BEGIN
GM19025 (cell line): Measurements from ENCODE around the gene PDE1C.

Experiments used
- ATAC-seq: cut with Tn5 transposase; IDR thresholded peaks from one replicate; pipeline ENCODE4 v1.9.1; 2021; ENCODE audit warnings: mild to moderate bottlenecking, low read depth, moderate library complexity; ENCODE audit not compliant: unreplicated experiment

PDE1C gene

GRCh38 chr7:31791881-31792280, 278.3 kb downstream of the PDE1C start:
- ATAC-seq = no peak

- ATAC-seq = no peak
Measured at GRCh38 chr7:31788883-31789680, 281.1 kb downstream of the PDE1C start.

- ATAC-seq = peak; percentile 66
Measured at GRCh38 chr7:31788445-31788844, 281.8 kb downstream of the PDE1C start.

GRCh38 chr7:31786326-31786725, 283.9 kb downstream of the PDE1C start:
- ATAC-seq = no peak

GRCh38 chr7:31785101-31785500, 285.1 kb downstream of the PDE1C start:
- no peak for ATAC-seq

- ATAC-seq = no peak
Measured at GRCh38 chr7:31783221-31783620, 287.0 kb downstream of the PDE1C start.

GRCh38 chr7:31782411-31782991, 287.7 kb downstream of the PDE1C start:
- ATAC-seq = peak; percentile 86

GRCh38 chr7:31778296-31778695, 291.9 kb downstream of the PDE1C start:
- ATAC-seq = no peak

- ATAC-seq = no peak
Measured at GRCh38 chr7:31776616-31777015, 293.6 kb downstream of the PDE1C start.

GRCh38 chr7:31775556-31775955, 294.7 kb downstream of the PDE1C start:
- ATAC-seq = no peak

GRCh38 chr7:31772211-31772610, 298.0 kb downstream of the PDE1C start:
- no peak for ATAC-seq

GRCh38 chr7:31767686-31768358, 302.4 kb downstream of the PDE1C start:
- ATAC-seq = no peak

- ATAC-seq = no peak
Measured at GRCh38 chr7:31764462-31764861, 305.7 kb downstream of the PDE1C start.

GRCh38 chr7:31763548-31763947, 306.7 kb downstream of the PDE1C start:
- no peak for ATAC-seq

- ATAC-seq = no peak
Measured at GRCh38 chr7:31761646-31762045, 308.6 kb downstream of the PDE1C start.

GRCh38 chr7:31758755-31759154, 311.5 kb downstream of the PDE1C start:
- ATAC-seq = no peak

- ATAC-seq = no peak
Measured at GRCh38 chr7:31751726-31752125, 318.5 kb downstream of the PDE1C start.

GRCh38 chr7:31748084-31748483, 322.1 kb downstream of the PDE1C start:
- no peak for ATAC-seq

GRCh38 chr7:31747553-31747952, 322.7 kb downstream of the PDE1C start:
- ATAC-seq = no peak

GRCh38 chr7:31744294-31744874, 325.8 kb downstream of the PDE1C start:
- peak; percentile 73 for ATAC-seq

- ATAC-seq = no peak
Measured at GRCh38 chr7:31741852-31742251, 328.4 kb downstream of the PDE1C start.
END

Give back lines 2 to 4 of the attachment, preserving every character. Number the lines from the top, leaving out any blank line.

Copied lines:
Experiments used
- ATAC-seq: cut with Tn5 transposase; IDR thresholded peaks from one replicate; pipeline ENCODE4 v1.9.1; 2021; ENCODE audit warnings: mild to moderate bottlenecking, low read depth, moderate library complexity; ENCODE audit not compliant: unreplicated experiment

PDE1C gene